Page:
I caught up with a founder recently. He’s started several companies. He’s got one running smoothly, with a management team installed. He’s got another off the ground and is currently installing the management team. Even with all this, we talked about new ideas he wants to pursue.
This founder is a zero-to-one person. He gets energy from taking something from the starting line to the end of the first leg of the race. He isn’t the person who’ll finish the rest of the race. He wants to get things going and put the right people in place to win the race. The idea of taking an idea and turning it into something—not living the entire journey—excites him.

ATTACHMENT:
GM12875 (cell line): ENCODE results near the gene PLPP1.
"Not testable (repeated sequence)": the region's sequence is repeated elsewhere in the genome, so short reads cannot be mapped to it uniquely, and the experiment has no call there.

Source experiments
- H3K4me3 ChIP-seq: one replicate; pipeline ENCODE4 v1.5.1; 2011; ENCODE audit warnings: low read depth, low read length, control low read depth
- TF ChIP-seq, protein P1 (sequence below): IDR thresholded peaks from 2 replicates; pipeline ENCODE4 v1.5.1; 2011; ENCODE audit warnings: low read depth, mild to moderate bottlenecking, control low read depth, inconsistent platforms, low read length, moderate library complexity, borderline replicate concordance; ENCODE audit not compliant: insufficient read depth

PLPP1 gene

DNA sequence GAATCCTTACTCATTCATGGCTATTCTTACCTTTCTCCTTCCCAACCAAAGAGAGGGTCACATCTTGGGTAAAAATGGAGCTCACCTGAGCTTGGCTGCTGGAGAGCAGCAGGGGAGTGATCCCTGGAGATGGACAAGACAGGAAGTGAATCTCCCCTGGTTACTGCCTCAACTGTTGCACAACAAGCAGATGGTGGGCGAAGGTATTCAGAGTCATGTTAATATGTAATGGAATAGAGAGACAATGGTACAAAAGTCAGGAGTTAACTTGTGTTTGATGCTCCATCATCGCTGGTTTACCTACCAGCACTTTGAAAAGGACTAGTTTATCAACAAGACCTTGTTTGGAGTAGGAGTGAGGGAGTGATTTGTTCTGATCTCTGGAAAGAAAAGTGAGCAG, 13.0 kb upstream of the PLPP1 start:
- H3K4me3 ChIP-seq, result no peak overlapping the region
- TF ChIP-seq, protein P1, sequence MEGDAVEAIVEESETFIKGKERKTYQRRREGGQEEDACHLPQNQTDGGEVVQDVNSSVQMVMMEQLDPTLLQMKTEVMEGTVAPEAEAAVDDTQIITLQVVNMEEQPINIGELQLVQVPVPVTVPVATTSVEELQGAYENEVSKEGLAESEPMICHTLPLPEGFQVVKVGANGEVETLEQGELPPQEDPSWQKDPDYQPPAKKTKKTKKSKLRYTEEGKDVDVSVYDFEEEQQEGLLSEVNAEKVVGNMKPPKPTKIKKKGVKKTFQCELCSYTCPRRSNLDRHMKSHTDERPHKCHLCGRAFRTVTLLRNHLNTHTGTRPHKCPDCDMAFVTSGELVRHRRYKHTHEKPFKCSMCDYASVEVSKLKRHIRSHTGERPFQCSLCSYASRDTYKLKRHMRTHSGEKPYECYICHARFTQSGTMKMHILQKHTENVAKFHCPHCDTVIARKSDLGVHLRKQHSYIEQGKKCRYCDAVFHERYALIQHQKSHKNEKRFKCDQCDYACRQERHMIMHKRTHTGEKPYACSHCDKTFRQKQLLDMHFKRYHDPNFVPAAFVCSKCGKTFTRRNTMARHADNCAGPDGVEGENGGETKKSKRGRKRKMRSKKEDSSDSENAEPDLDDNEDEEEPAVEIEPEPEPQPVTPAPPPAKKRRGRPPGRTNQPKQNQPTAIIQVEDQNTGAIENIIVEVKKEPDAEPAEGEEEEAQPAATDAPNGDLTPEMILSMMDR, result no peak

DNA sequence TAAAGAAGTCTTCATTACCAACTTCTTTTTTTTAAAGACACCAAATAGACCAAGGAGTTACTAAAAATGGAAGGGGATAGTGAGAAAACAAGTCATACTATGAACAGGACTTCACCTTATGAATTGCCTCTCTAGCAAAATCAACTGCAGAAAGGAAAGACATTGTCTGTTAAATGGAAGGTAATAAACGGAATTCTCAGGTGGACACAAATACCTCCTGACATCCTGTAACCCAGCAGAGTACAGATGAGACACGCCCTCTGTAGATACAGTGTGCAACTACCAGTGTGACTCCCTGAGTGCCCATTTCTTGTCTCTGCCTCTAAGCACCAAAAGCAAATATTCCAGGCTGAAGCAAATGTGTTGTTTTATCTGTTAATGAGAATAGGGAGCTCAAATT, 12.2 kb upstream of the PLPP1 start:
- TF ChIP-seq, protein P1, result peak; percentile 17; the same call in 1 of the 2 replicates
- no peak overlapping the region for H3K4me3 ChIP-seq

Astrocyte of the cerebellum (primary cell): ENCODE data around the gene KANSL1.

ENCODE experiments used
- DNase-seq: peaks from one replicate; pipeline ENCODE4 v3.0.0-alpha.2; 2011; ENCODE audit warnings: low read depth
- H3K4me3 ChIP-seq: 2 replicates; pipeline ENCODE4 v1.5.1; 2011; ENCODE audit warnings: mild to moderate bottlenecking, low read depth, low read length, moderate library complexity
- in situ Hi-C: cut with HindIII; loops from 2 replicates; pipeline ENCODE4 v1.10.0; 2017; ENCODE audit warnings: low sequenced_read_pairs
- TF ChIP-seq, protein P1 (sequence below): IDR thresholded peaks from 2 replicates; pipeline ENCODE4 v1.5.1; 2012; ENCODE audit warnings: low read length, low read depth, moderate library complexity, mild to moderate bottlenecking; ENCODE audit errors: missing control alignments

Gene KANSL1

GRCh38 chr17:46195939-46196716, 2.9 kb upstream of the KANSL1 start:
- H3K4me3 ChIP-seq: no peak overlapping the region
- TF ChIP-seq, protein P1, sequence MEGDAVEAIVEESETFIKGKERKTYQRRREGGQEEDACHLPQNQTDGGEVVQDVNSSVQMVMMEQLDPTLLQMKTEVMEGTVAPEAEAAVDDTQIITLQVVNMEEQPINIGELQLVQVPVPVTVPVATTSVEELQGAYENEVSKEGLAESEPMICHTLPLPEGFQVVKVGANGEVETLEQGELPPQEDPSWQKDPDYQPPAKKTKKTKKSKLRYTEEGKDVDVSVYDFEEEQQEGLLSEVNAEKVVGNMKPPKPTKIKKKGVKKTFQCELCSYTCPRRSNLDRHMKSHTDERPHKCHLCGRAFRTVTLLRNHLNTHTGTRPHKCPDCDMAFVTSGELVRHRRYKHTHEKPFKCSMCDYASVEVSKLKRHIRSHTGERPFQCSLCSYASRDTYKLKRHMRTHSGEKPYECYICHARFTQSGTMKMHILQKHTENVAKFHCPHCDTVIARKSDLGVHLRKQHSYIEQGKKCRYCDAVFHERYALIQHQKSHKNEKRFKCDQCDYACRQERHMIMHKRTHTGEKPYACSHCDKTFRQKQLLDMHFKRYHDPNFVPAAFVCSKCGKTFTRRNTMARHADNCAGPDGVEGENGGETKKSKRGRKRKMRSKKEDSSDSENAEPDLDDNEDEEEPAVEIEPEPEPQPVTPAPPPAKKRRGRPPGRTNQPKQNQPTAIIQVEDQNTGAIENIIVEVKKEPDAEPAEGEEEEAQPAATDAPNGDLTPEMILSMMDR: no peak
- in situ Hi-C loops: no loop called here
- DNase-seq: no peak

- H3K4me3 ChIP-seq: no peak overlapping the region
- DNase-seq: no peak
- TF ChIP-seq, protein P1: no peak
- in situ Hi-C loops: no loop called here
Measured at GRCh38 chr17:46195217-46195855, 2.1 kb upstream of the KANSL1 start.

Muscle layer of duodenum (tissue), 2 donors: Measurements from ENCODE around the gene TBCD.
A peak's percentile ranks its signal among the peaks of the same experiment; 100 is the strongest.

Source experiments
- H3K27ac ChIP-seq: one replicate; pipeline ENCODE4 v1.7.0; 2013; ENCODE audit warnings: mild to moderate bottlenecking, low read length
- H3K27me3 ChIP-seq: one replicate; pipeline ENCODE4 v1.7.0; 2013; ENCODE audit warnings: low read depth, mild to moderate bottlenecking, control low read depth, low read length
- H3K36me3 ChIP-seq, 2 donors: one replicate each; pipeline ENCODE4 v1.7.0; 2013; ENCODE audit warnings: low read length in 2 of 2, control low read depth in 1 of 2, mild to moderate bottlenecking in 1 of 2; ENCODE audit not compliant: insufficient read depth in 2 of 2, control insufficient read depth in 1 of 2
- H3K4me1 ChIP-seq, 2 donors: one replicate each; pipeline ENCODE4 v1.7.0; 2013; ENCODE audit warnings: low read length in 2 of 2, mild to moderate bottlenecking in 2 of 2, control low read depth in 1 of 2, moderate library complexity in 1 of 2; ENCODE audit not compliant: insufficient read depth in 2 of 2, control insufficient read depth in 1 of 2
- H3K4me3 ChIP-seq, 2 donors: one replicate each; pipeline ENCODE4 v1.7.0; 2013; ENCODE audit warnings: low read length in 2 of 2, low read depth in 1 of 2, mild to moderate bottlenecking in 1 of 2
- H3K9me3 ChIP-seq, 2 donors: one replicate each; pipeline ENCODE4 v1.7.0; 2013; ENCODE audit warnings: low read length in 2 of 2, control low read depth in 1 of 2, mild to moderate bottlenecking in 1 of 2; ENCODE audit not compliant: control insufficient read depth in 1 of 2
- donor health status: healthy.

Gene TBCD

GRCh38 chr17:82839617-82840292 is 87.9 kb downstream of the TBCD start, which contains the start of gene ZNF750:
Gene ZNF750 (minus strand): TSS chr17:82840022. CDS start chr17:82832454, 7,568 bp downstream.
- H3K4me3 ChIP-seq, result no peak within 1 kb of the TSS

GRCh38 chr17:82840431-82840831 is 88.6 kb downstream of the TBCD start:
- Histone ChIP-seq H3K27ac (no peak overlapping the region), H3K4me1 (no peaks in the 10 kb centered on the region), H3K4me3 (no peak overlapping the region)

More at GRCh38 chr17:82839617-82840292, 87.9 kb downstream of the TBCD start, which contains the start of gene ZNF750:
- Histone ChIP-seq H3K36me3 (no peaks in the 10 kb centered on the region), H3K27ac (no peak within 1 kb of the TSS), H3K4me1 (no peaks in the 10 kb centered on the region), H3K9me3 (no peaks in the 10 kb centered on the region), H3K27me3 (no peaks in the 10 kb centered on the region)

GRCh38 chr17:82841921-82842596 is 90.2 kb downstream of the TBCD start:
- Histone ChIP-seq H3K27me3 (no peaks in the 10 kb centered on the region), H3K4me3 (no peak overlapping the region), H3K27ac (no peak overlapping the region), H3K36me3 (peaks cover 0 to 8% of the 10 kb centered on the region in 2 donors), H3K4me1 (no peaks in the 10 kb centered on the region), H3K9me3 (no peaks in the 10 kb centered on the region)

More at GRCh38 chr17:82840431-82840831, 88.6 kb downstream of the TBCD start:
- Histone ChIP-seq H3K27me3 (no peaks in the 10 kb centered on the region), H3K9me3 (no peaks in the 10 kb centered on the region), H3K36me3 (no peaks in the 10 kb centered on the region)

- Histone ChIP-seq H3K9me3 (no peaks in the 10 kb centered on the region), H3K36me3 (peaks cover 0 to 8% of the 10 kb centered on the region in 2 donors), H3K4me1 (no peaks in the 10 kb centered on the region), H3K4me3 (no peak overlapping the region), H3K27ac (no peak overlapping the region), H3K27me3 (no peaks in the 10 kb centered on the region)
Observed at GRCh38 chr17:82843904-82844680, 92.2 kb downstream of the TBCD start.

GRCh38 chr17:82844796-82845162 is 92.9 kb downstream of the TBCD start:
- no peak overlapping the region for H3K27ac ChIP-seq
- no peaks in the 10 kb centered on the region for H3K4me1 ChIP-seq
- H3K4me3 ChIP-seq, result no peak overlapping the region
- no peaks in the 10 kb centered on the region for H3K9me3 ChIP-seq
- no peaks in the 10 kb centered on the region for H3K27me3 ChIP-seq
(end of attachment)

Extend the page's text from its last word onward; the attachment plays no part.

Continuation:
When he’s asked why he doesn’t keep running his companies himself, his explanation is simple: He gets bored working on the same thing too long.
Entrepreneurship is a choose-your-adventure journey with lots of ways to achieve success. This founder is a good example. He’s founded several successful companies, taking them only from zero to one. After that he’s let other people capable of growing beyond one take over. He’s happy watching the companies he founded from the sideline while he incubates his next big idea.